needed to be handicapped accessible. "We need to see patients here to
take the measurements and to do adjustments, and we have parallel bars
for the patient to test the prosthesis."
"We take casts of the part of the body, and from the cast we fabricate
the custom-made device. We measure, fabricate, and deliver," says
Mihov. Casts are generally made from plaster of paris.
For a stump below the knee, making the prosthesis takes five to ten
working days, and its cost is predetermined by Medicare and the
patient’s need, he says. Some patients want to be able to run, others
only to transfer from chair to chair. A below-the-knee prosthesis for
a runner could cost from $7,000 to $10,000 versus $5,000 for an
Euro O&P LLC, 515 Executive Drive, Montgomery Commons, Princeton
08540. Bodi Mihov, orthotist, prosthetist manager. 609-430-9020; fax,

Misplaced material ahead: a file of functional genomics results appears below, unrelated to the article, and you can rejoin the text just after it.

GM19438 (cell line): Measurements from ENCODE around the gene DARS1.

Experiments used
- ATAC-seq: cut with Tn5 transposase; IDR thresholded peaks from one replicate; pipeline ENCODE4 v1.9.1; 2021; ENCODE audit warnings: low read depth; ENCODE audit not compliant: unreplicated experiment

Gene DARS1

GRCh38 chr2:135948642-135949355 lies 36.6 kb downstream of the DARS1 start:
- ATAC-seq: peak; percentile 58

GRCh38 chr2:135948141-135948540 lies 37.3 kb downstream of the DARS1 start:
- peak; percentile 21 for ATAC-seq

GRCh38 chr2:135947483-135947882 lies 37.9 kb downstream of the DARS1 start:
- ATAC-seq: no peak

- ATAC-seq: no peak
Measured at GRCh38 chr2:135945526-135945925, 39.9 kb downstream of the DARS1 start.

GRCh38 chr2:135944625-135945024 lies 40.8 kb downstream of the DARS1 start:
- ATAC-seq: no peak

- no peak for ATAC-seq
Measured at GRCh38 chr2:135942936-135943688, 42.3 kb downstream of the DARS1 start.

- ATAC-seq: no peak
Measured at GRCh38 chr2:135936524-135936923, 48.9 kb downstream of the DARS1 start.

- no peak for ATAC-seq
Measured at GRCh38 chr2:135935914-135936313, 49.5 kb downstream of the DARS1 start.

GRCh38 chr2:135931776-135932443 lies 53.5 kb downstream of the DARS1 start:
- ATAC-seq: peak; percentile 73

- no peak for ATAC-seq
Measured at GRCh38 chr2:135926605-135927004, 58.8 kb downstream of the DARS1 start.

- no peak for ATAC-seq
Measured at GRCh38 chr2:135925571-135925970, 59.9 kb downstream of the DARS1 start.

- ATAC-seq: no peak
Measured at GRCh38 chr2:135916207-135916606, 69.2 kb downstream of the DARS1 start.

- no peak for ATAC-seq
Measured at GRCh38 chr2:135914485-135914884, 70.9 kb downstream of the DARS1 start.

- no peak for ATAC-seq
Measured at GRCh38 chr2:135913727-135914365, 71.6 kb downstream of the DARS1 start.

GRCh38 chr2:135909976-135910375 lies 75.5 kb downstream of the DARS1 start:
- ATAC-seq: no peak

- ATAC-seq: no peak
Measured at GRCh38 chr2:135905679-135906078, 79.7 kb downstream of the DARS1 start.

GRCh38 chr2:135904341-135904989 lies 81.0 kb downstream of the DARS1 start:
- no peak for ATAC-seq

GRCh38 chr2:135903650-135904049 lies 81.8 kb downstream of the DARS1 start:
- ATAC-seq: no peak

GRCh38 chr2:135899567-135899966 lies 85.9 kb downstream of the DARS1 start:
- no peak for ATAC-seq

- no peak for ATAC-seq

Alliance Technologies has moved to 4,500 square feet at Princeton
Corporate Plaza, 1 Deerpark Drive, Suite B, a space formerly occupied
by Sabinsa. Formerly it rented space in FMC’s building that fronts on
Route 1, but FMC plans to close that building, Chun says.
Founders Jonathan Chun and Anatoly (Tony) Nemzer, had worked at FMC’s
analytical chemistry lab before opening their firm two years ago (U.S.
1, July 3, 2002). "Considering the climate that we started in, right
after 9/11, we have been growing 10 to 15 percent per year," says
Chun. They hired three permanent staffers and then added another
person last year for a total of six full-timers, plus two part-timers
and a consultant.
Nemzer had run the analytical group at FMC from 1997 to 2002, and Chun
worked for him. But when one of the FMC divisions that used this
group’s service was traded away, and FMC was not enthusiastic about